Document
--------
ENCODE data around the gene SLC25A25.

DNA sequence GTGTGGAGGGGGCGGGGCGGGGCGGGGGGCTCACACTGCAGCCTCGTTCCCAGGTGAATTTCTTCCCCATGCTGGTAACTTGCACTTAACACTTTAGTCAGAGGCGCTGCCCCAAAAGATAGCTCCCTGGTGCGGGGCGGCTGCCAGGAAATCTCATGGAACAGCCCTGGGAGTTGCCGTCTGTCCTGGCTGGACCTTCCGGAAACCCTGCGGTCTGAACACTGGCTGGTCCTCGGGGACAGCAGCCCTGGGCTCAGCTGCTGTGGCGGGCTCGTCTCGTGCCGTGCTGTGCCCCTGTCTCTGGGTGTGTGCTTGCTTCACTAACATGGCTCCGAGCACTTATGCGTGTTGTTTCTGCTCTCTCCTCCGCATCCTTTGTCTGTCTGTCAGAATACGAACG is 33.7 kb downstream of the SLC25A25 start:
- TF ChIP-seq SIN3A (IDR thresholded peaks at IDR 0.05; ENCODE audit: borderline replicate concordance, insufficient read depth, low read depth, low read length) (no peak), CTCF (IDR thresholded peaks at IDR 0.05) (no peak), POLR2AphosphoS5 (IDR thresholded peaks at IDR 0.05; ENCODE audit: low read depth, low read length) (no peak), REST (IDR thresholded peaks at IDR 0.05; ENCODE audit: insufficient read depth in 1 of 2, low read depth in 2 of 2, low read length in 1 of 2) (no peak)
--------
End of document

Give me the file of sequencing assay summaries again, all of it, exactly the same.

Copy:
ENCODE data around the gene SLC25A25.

DNA sequence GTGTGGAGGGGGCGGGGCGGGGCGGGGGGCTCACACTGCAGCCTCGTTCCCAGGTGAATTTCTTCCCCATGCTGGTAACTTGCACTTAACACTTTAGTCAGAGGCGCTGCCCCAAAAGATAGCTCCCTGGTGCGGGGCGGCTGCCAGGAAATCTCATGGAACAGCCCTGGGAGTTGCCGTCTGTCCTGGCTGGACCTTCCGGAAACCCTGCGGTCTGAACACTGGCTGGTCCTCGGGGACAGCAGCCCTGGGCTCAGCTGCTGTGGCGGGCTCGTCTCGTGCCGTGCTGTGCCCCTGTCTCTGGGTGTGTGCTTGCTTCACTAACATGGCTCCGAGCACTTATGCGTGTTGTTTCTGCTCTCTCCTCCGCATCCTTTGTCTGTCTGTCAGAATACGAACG is 33.7 kb downstream of the SLC25A25 start:
- TF ChIP-seq SIN3A (IDR thresholded peaks at IDR 0.05; ENCODE audit: borderline replicate concordance, insufficient read depth, low read depth, low read length) (no peak), CTCF (IDR thresholded peaks at IDR 0.05) (no peak), POLR2AphosphoS5 (IDR thresholded peaks at IDR 0.05; ENCODE audit: low read depth, low read length) (no peak), REST (IDR thresholded peaks at IDR 0.05; ENCODE audit: insufficient read depth in 1 of 2, low read depth in 2 of 2, low read length in 1 of 2) (no peak)